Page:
Champ-Gramp

People often comment how ‘material’ others are. Usually the commenter has less than the material person and usually I sense a bit of jealousy. Also, the person doing the pointing is wearing a piece of clothing with a logo, a logo that they paid extra for. We’re all ‘material’, just some more than others.

I once saw an interview with Warren Buffett where he said that he only spends on things that improve his quality of life. I’ve heard that he lives in the same house he got married in years ago and he wears some of the cheaper suits around. He uses a marquis jet service, not to impress but because it makes his life a bit better. Buffett is the least ‘material’ person I know (actually, my grandpa has a similar philosophy on spending).

I think that consumption is uncomfortable for a couple of reasons: (1) excess spending puts us in an economically uncomfortable position and (2) we don’t like to think about why we consume the things we do.

If Americans (and their government) weren’t so caught up with the idea that you have to spend money to get happiness, a lot less people would be in the uncomfortable position they find themselves in now. Mortgages and credit in general stuck a lot of people is a massive pickle (yes, a pickle). We’re raised from a young age that in order to have fun we need to have the new X or Y and that our Z just won’t cut it anymore. We are under huge pressure to upgrade our cars, homes, TVs, and the all important doodad.

I think the second reason actually causes the first. It also causes a lot of dissatisfaction. We use consumption as a stand-in for talking or thinking through things (shopping therapy), supplement confidence, and procrastination (“shit, I can’t start until I get X”). The thing that sucks is that the smile-spike created by consumption is fleeting. When we watch a movie or TV just because it’s on and not because we want to we’re avoiding something else. We don’t like to think about the fact that consumption doesn’t satisfy; because if we did, we would have to face the fact that you can never be satisfied. If you’re sad now because of the shit you don’t have, you’re going to be really confused when you get all those shits and still aren’t satisfied.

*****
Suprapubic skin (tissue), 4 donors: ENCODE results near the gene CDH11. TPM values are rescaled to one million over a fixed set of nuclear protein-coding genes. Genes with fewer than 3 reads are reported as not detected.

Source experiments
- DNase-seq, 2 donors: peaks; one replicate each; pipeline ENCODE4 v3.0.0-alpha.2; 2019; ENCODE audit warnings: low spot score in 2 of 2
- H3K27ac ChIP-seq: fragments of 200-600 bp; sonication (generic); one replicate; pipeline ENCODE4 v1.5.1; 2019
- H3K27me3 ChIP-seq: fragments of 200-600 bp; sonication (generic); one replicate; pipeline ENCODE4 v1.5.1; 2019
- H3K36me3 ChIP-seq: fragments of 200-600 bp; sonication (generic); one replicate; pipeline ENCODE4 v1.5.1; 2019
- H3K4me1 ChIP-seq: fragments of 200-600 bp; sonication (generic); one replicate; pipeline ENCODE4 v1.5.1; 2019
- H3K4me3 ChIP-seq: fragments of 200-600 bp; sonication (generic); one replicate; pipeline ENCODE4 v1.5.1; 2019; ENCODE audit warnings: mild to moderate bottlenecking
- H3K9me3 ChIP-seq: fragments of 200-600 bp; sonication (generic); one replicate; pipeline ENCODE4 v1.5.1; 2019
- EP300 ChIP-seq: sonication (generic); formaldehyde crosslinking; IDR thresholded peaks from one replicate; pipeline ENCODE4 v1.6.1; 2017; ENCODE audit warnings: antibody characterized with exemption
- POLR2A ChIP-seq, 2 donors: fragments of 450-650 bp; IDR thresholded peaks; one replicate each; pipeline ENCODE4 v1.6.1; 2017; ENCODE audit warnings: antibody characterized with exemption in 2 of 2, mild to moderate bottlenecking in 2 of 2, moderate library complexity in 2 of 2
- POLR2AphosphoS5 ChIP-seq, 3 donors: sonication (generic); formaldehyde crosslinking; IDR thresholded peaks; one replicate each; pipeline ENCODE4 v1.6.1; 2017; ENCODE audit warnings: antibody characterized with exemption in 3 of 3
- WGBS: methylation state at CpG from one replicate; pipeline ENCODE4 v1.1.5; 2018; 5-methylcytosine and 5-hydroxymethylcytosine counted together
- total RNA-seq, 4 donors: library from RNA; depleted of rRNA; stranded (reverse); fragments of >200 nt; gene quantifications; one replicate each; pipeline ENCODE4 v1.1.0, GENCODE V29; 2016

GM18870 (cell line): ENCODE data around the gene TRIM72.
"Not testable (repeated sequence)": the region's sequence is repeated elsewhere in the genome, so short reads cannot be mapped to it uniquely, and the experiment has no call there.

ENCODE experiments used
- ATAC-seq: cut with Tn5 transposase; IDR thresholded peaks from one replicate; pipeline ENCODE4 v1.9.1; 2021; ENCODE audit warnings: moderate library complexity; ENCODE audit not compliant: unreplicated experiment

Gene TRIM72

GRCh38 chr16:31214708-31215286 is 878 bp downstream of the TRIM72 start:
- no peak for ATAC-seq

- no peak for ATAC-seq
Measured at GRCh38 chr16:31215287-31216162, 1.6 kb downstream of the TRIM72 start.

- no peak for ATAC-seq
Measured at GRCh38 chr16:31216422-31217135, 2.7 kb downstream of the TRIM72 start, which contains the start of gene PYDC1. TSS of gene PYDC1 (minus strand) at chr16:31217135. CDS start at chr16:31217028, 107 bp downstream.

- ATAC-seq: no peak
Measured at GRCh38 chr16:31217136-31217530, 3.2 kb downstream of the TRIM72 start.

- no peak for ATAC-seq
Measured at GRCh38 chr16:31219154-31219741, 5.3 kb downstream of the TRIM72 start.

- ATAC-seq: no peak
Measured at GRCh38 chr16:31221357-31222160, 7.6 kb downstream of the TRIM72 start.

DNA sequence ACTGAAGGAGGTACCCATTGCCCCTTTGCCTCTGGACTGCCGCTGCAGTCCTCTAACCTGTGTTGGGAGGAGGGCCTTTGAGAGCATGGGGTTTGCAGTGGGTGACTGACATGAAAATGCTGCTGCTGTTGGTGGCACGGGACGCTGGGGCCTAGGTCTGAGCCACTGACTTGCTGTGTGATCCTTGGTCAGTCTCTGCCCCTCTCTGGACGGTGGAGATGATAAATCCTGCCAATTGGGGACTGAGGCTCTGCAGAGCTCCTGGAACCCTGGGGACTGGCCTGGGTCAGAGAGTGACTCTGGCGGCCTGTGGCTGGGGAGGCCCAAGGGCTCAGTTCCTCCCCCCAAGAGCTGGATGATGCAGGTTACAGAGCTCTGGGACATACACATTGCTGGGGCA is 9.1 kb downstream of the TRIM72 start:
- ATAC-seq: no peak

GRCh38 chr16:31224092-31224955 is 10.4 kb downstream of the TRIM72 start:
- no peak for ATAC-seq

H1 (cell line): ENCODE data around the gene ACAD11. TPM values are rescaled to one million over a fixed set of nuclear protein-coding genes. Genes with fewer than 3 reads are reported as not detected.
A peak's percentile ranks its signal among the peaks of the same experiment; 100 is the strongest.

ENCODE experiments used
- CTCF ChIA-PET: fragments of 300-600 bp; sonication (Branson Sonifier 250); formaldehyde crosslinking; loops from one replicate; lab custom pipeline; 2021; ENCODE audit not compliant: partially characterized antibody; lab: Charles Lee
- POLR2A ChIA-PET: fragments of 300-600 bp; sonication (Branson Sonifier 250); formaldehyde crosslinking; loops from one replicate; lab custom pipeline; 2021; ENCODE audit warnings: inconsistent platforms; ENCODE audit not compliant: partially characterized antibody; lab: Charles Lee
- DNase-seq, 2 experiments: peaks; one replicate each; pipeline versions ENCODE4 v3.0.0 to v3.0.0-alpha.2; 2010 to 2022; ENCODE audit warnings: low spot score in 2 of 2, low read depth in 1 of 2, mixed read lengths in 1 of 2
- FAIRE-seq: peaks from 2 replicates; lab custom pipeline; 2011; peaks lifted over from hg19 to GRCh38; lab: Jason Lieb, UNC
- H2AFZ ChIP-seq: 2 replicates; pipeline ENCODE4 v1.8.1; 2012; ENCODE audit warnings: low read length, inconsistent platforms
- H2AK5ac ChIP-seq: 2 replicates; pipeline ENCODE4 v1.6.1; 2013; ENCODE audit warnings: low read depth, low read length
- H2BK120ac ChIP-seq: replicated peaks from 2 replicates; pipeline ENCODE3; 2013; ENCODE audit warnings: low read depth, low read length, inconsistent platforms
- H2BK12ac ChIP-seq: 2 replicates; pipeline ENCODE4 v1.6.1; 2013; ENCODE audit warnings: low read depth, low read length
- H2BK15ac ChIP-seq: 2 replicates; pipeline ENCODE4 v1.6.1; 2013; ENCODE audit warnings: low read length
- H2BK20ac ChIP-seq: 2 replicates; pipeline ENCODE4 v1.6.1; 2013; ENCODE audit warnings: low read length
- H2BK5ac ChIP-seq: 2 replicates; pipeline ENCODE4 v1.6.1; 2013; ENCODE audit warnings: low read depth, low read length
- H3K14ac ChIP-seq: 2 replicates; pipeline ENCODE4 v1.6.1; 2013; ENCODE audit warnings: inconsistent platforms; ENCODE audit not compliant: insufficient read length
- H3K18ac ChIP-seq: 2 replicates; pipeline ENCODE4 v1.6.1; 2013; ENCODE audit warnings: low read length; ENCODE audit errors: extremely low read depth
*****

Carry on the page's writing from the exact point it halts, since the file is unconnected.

We often use consumption as  a way to avoid production. “I got nothing I need to do today, here I come (mindless TV show)/mall.” I spend an absurd amount of time consuming media online – articles, movies, podcasts, everything. If I spent even 20% of that time focused on producing things I’m interested in I would have a much better blog and more videos. I bet my ideas and writing would also be way beyond what you’re reading now.

Mihaly Csikszentmihalyi shows in his book Flow that our most fulfilling activities in life are creative: either producing or getting better at something (anything). He thinks that if we would let ourselves focus on practice a skill or make something we’d … well we’d just be better in general.

I’m not advocating minimalism, what I’m saying is that you shouldn’t buy out of fear. Fear of missing out, fear of losing status, fear of producing. However, I do think we would all be much better off if we used Grandpa Buffett’s rule when buying: if it doesn’t increase the quality of your life then don’t get it.

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